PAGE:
Dear Friends,

As I write, wars are raging in Lebanon and in Iraq. Innocent people are being injured and killed. The war machines of powerful nations are demonstrating yet again that both munitions and life are expendable on the altar of war. The leaders, of course, are far from the fronts where the battles are being fought.

These wars are being waged in the 61st year of the Nuclear Age, an age in which our technologies have become capable of destroying humankind and most forms of life on our planet. We should never lose sight of the fact that nuclear weapons are always available to be used by those who possess them.

Nuclear weapons are illegal and immoral weapons. They are also anti-democratic, anti-human, anti-life and anti-environment. These weapons reflect a pronounced form of cowardice, being long-distance killing devices that threaten indiscriminate mass murder of civilians and combatants, men and women, infants and the elderly.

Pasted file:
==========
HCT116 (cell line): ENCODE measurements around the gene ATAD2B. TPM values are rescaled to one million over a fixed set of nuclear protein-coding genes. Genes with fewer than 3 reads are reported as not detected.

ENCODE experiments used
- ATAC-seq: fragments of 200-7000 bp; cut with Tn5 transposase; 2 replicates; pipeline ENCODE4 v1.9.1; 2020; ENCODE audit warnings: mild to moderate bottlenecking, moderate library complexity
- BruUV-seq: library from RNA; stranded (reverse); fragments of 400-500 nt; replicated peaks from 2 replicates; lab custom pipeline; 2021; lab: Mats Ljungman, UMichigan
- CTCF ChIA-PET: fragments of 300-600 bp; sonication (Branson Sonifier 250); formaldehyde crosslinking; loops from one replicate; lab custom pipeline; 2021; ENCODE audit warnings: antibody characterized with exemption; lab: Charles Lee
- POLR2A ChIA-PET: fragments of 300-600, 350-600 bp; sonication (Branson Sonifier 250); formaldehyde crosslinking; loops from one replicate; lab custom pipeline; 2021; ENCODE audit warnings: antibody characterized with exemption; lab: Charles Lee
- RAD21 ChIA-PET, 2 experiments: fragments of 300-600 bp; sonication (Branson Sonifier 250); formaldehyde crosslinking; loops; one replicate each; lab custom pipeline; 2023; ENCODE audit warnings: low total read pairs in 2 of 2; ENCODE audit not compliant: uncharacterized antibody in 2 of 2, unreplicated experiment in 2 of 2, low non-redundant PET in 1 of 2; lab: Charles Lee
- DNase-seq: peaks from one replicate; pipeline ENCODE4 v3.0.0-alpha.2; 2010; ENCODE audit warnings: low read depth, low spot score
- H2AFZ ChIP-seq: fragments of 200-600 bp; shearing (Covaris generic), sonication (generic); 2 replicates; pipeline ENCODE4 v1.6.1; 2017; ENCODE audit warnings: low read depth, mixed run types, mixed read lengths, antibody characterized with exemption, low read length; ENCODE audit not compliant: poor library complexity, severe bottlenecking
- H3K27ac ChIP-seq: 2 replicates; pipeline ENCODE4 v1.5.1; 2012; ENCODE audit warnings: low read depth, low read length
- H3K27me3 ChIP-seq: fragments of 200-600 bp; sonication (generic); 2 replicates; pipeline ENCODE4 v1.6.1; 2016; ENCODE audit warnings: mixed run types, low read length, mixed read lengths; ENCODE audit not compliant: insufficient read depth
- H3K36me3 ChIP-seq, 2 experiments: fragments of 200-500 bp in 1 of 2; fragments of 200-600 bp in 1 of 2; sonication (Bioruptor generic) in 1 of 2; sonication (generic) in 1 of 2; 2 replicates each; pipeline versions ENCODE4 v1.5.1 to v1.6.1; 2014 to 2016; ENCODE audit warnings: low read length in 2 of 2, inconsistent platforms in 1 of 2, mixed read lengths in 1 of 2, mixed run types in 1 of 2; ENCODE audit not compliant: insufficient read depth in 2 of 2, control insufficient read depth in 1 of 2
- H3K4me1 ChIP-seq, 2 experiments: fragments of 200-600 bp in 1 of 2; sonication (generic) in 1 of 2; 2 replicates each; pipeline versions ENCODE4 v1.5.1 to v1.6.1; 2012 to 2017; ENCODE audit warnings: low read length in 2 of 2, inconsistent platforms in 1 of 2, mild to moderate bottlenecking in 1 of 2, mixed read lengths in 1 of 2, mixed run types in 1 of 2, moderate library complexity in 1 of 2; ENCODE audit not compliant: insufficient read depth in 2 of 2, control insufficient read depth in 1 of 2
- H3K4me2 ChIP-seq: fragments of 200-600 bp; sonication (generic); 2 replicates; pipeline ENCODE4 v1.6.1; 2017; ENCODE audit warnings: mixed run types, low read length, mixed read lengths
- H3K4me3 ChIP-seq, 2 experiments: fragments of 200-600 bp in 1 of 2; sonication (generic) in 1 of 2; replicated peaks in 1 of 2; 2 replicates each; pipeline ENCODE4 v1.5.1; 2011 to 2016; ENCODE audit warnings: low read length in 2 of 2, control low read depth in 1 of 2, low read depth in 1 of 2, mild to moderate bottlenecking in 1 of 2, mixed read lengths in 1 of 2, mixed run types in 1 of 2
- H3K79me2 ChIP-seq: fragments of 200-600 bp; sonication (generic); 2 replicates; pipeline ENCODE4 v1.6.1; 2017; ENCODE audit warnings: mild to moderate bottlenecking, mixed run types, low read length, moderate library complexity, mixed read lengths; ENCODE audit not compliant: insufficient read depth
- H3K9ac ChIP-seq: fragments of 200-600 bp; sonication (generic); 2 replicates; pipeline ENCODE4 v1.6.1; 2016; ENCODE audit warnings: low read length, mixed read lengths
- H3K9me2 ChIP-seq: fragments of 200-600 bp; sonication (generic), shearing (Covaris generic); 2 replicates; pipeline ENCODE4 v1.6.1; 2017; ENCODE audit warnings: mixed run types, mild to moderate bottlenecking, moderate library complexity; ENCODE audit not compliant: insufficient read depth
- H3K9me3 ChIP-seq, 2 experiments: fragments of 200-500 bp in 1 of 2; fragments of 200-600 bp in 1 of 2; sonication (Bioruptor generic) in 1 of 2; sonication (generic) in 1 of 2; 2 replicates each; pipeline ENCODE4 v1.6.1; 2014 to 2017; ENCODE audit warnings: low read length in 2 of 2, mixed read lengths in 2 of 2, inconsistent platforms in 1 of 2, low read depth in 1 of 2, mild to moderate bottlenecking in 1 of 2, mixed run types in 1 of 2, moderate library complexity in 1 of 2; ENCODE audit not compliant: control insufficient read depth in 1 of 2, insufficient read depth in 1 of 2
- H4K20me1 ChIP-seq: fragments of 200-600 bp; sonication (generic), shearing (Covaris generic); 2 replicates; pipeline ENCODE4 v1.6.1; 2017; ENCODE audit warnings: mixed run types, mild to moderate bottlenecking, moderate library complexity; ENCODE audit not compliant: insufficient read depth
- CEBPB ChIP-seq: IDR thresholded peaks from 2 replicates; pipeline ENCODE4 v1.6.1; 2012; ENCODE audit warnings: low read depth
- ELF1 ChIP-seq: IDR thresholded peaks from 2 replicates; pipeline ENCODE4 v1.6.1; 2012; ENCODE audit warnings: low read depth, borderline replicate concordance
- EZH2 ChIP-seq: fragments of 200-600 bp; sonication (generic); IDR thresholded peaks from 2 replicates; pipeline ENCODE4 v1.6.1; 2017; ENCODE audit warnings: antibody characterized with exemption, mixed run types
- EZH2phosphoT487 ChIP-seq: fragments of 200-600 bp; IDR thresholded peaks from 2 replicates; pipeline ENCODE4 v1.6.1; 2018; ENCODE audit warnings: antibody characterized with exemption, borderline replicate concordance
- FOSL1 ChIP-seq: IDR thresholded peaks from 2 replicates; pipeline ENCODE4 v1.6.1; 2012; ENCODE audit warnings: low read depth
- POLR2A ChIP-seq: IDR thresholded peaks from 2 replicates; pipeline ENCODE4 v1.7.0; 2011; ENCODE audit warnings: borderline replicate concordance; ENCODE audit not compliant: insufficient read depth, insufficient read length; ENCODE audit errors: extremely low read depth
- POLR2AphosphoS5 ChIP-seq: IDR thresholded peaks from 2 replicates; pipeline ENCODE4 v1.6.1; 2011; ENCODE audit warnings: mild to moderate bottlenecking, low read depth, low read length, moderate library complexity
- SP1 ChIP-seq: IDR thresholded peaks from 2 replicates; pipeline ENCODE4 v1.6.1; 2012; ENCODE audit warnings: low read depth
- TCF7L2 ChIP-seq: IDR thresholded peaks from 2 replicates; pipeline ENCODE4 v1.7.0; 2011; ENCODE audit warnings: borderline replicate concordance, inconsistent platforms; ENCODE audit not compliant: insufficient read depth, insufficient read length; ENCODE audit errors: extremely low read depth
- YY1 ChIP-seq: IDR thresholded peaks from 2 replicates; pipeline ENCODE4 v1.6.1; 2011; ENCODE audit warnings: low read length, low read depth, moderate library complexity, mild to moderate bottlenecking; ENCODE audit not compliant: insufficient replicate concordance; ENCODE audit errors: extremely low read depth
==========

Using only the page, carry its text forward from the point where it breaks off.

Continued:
There can be no honor in producing, possessing, testing, threatening or using nuclear weapons. Those who take part in nuclear weapons programs, and gain livelihood from them, are worse than war profiteers, risking the destruction of humanity for personal gain.

We are challenged as never before in human history. Our responsibility as citizens of Earth in the beginning of the 21st century is to end the nuclear weapons threat to humanity and to end war as a social institution. Unfortunately, we are far from those twin goals so critical to the future of life on earth.

The survivors of Hiroshima and Nagasaki are the ambassadors and prophets of the Nuclear Age. They have seen atomic destruction at close hand. Their testimonies are sober reflections on the unleashed power of the atom. They speak out so that their past will not become our future.

But their testimony is not enough. We must act as though the very future of humanity depended upon our success in eliminating nuclear weapons and war. The stakes are very high and the prospects dim, but with courage and persistence we may succeed. And it is that flicker of hope in a dark time that should inspire us to summon the courage to change the world.


David Krieger is president of the Nuclear Age Peace Foundation ( He is a leader in the global effort for a world free of nuclear weapons.